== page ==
Dodgers’ lineup depth shows early in the season

When the Dodgers didn’t re-sign Hanley Ramirez and traded Matt Kemp, some wondered where the offense was going to come from. After eight games (#sss), the offense is plenty healthy.

Ramirez (150 wRC+) and Kemp (176 wRC+) are off to fantastic starts with their new clubs, but so are some of the new Dodgers, contributing to a league-best offense (in many categories).

The Dodgers lead the National League in on-base percentage, slugging percentage (and, naturally, OPS), wRC+, home runs and walks. They’re second in total bases and third in both runs and batting average (‘tevs). Last year, they finished first, second, second, first, sixth and second, respectively in those categories. They also finished second in both total bases and runs scored. It, obviously, helps to have really good hitters as the Dodgers do.

It’s also hard to go too far in-depth with just an 8-game sample size (admittedly skewed because of Adrian Gonzalez hitting all of the home runs), but it seems the offense is going to be just fine.

The lineup may not have as much power potential as recent years, but it’s the longest and deepest lineup the Dodgers have possessed in quite some time. There isn’t a really weak hitter in the lineup when the first-string is in there. Juan Uribe is probably the weakest link among the starters, which actually says a lot about the lineup’s depth (considering Uribe’s last two seasons). A.J. Ellis is clearly the weakest link when he plays, but the rest of the bench could absolutely be starters on other teams (now that Darwin Barney is in Triple-A).

The additions of Yasmani Grandal (109 wRC+), Howie Kendrick (161 wRC+) and Jimmy Rollins (131 wRC+) have improved the potential of the lineup. Grandal could maintain or improve on his number, while Kendrick (career-best 123 wRC+) and Rollins (119 wRC+) are likely to come back down from those numbers.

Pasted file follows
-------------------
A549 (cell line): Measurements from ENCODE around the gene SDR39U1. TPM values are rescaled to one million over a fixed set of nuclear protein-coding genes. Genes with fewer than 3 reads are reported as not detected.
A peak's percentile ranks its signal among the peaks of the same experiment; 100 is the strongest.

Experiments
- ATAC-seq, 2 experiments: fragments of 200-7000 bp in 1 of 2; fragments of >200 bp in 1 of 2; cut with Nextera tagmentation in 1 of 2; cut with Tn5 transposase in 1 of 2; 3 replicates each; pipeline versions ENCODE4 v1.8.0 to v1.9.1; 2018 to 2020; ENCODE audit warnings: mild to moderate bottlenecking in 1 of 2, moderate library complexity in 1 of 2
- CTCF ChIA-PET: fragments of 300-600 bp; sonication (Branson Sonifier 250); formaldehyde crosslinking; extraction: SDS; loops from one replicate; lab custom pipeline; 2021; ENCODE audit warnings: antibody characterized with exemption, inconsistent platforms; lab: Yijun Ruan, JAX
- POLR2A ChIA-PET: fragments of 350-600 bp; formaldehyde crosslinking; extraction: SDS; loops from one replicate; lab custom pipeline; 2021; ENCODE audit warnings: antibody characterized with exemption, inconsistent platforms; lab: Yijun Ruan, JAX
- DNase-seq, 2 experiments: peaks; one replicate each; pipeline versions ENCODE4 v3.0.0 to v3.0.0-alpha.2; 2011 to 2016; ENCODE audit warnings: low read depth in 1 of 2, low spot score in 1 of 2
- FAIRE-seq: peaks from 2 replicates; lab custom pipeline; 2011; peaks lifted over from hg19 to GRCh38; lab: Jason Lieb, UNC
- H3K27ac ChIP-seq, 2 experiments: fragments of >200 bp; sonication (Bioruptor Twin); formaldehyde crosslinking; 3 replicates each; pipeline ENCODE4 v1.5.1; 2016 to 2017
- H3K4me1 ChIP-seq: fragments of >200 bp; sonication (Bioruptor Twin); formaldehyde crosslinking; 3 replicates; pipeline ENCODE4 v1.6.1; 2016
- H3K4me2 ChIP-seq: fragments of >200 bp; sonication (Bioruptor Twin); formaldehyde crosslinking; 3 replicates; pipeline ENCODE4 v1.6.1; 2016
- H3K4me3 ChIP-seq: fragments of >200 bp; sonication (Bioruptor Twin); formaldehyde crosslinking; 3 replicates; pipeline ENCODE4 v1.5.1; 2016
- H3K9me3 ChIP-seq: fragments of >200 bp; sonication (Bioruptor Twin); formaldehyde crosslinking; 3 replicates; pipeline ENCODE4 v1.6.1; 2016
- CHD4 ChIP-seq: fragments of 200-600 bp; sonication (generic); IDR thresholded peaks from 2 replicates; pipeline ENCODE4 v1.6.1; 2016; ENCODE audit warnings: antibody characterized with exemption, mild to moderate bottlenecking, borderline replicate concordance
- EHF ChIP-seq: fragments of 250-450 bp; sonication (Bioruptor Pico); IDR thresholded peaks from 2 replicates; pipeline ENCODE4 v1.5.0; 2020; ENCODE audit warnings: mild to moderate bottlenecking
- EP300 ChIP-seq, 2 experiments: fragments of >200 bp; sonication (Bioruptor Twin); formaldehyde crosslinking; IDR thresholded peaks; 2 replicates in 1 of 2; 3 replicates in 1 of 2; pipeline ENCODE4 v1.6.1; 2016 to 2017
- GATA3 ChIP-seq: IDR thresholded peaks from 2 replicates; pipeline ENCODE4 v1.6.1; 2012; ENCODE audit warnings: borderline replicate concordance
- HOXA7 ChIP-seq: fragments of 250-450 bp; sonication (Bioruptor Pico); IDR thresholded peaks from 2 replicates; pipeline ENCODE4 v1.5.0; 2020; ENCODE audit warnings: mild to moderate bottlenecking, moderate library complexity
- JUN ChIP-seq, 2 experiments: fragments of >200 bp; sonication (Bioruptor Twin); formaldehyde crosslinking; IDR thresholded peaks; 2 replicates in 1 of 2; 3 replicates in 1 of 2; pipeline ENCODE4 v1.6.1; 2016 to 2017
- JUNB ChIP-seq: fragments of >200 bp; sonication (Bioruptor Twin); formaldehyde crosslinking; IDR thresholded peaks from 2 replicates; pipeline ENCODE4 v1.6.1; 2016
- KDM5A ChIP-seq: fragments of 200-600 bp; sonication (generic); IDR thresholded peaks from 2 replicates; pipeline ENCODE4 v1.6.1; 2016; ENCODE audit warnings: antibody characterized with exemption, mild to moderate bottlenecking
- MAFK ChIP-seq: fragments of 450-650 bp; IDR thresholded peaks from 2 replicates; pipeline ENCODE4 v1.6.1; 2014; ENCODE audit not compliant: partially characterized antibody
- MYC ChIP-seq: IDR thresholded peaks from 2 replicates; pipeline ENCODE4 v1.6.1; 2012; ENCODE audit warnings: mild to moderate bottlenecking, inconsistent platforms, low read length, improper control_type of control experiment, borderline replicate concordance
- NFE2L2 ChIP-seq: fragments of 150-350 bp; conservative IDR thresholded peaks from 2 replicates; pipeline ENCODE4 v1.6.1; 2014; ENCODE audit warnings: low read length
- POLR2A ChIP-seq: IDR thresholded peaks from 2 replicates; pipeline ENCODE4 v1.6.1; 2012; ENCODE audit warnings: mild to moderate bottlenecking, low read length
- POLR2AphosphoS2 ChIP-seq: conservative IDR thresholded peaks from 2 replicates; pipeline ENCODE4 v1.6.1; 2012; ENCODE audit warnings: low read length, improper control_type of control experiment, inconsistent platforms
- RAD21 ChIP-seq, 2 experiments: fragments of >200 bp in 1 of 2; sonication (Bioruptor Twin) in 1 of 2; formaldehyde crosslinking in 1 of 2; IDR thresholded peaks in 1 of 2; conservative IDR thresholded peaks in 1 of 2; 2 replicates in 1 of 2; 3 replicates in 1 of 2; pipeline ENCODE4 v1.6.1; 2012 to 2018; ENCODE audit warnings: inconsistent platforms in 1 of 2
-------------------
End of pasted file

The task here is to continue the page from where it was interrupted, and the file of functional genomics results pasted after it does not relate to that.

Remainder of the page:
And let’s not forget demigod Alex Guerrero, who is clearly the on his way to the Hall of Fame after an impressive 3-game stretch. But seriously, Guerrero has been great so far.

While there are questions about the Dodgers’ rotation depth (although, I don’t suspect we’ll see David Huff again anytime soon), the offense — provided everyone stays healthy — shouldn’t be in question. Despite not having a “true” cleanup hitter (and like I said in the recap last night), there was no one on the team I wanted at the plate rather than Kendrick. And he came through. And the offense has come through so far.

It’s reassuring, because instead of looking for a bat come July 31, the Dodgers can invest their time and resources into trying to land a guy like David Price or Johnny Cueto.

About Dustin Nosler

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Dustin Nosler began writing about the Dodgers in July 2009 at his blog, Feelin' Kinda Blue. He co-hosted a weekly podcast with Jared Massey called Dugout Blues. He was a contributor/editor at The Hardball Times and True Blue LA. He graduated from California State University, Sacramento, with his bachelor’s degree in journalism and a minor in digital media. While at CSUS, he worked for the student-run newspaper The State Hornet for three years, culminating with a 1-year term as editor-in-chief. He resides in Stockton, Calif.